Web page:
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  • Writer's pictureAmanda Messinger, LCPC

To Fight or Not to Fight (The Healthy Argument)

Updated: Mar 8, 2020

No matter how well we try to get along with others, there will come a time where we step on someone’s toes. Conflict is part of the human experience and while attempting to avoid it seems desirable, working with conflict is ideal. But how do we fight in a healthy way?

Keep yourself in a calm emotional state. This other person may have offended you in some way and it is very easy to get angry and shoot back at them to “show them a thing or two.” That emotional feeling is an ego defense arising which places the body into the fight or flight mode. Majority of the time, this emotional state is not helpful in solving conflict. It is better to take a deep breath, walk away, or ask for a few minutes to collect your thoughts before you respond. Remaining calm is the best way to face conflict head on.

Recognize there is no “me vs them” but “us vs the problem.” To peg the other person against you is to create a situation where conflict will most likely not get solved. You two may be on opposite sides of the coin, but to attempt to come together to find a middle ground makes all the difference in the world.

Take ownership of your side of the conflict.Acknowledge your mistakes or the shortcomings in your viewpoints. Remember that, in most cases, there is no “right” and “wrong” but rather a matter of perspective. By giving yourself ownership in some part of the conflict, you can make the conversation flow a lot easier.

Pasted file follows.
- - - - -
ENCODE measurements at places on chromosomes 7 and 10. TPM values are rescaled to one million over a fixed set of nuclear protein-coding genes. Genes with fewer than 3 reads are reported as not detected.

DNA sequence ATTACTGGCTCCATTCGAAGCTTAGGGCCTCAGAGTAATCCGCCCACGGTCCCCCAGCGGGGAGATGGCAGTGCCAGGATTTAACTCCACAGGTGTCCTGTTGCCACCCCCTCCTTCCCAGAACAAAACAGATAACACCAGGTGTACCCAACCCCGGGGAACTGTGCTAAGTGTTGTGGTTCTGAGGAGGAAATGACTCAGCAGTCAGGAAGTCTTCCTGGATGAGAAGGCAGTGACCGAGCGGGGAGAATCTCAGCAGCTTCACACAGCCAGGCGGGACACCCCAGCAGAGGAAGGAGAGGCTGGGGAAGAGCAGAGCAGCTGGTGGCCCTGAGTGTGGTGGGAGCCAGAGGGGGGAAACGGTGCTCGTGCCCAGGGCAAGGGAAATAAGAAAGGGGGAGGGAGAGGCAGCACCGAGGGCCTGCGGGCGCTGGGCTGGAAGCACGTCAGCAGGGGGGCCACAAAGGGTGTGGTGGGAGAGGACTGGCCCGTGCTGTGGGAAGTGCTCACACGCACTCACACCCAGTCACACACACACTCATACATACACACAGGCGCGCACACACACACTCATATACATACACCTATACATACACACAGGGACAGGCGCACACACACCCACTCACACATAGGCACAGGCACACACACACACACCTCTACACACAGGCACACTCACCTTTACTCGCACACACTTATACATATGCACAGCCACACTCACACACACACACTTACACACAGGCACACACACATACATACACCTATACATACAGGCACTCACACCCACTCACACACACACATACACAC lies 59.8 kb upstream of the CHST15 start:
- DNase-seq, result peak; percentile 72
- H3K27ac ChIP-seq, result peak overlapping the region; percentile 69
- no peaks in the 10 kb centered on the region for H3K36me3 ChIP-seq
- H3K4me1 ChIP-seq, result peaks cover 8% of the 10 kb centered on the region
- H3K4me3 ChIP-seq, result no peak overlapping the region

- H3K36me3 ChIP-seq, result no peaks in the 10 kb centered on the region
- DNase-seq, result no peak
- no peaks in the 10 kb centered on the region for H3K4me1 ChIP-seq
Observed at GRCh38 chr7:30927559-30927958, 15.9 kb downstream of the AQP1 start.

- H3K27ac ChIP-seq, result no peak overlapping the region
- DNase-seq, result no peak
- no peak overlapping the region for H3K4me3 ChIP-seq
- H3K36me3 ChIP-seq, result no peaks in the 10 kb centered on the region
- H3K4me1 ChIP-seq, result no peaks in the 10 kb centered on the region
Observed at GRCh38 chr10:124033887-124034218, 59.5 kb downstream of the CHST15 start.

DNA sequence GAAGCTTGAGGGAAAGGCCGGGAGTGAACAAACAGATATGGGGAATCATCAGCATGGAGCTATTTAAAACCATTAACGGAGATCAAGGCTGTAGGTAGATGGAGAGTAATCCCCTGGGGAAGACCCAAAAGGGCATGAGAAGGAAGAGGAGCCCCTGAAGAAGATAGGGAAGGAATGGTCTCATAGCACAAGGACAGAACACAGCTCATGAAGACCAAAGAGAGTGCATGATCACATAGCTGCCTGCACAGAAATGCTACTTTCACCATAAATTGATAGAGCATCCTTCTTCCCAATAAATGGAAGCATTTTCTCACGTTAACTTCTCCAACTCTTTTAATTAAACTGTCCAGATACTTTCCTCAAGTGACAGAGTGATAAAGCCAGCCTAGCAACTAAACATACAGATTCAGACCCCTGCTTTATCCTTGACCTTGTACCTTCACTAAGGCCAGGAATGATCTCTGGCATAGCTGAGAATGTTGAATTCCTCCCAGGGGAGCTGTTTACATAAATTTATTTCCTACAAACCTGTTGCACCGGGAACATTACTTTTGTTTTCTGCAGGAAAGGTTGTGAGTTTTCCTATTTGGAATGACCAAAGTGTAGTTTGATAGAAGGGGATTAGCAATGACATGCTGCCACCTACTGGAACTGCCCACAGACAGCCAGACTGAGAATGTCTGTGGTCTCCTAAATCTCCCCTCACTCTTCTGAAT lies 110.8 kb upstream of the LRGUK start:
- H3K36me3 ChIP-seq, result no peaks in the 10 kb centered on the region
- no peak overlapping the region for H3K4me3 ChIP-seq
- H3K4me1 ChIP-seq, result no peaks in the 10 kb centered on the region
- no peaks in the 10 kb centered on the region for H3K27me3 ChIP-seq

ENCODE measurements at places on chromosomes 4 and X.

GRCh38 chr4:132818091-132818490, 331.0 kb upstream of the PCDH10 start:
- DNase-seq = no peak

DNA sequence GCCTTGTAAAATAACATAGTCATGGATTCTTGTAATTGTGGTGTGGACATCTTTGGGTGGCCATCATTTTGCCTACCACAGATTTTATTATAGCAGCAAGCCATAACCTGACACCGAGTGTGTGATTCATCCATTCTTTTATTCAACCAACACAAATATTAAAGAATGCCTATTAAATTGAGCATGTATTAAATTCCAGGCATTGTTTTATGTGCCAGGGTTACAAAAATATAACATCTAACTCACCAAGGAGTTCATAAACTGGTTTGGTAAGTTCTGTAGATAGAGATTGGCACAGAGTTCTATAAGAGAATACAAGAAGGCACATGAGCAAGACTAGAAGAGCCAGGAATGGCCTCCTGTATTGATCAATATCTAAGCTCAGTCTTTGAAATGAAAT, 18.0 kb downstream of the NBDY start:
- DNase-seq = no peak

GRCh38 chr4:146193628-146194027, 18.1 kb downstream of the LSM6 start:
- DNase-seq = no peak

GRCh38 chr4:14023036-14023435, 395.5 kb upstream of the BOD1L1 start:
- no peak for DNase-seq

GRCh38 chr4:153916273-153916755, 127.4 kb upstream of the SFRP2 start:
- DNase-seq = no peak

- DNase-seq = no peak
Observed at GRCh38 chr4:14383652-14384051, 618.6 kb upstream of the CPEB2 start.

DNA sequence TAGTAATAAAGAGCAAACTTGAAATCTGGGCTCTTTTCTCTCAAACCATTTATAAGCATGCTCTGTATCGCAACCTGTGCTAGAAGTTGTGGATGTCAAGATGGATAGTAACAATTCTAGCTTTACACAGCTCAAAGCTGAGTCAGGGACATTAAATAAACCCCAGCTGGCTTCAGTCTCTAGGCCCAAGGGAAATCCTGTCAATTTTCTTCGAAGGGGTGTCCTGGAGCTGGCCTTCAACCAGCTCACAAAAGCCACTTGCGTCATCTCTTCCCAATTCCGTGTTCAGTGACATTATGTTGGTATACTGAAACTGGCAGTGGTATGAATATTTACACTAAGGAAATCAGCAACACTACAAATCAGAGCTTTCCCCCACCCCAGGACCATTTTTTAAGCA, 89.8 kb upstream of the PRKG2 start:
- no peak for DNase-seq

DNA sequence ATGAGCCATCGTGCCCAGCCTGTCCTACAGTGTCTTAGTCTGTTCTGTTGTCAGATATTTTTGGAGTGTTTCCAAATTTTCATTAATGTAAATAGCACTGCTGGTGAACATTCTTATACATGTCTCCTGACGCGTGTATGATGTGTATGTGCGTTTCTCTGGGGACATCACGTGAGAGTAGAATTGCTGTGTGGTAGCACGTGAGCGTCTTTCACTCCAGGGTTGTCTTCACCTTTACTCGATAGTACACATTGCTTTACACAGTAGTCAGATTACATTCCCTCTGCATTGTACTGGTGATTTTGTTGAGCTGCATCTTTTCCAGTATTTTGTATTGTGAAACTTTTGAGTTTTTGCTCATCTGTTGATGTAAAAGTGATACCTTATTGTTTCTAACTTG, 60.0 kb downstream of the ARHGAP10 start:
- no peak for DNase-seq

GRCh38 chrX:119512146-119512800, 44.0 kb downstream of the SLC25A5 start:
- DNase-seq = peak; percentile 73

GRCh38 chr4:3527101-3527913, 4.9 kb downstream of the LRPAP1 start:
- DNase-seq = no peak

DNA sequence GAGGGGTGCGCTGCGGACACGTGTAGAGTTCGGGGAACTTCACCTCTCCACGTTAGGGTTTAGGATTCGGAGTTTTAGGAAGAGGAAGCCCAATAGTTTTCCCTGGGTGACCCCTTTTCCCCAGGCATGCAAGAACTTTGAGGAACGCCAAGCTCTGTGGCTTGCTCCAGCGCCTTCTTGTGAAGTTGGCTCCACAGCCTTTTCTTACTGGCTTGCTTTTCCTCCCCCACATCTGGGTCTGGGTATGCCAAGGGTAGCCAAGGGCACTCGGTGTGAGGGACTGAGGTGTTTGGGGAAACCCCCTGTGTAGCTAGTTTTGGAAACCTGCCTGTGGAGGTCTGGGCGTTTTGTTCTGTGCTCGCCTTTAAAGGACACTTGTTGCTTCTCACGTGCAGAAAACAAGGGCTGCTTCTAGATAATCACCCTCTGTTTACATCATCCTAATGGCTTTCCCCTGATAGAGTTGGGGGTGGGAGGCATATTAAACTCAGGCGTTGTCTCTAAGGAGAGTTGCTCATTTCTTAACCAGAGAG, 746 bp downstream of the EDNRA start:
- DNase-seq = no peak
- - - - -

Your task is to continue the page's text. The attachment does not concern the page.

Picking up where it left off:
“Agree to disagree” is a thing. Remember that your conflict may not end up having a resolution. It is completely okay if someone doesn’t see your point of view. While it can feel disheartening, remember that those are your own expectations at play. Taking ownership of your own expectations is helpful when dealing with the resolution not going the ideal way.

Conflict is never easy and if done poorly, leaves everyone feeling bad. By applying some of these tips, your next conflict may go a little smoother. Some of these ideas will take some practice, so don’t get disheartened if you forget it occasionally. Keep on trying and eventually you will be able to flow with conflict.

Contributed by Amanda Messinger, LCPC, CADC

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